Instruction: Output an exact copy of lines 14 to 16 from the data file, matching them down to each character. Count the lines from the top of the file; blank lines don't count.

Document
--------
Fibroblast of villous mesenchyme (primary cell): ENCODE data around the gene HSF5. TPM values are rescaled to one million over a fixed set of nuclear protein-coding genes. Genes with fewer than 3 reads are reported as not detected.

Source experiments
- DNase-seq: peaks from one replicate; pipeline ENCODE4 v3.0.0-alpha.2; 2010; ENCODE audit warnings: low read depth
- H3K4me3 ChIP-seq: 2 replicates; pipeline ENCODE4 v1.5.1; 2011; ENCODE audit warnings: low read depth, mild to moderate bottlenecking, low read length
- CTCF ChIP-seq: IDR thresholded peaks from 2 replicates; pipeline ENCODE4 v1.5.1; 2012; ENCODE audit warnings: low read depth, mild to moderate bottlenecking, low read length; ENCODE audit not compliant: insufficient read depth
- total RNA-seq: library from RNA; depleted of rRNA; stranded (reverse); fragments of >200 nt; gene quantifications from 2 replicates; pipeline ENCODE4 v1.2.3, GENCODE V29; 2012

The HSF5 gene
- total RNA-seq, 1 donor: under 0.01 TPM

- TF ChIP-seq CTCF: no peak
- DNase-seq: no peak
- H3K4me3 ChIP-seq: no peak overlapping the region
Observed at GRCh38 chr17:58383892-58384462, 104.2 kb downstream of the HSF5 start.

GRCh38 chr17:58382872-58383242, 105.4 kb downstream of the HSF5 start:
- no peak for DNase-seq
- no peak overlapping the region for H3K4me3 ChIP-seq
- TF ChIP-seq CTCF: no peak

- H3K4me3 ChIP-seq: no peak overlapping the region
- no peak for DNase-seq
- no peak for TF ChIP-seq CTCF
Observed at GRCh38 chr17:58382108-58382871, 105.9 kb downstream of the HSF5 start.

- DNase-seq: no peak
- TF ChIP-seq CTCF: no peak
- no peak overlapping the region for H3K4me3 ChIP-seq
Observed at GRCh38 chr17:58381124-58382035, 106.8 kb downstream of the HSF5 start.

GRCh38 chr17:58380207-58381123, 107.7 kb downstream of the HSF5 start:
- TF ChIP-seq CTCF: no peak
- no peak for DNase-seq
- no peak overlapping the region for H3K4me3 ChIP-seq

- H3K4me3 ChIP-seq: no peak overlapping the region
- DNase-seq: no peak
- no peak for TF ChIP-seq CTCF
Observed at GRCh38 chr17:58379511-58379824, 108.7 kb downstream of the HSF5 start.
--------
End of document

- no peak for DNase-seq
- no peak overlapping the region for H3K4me3 ChIP-seq
- TF ChIP-seq CTCF: no peak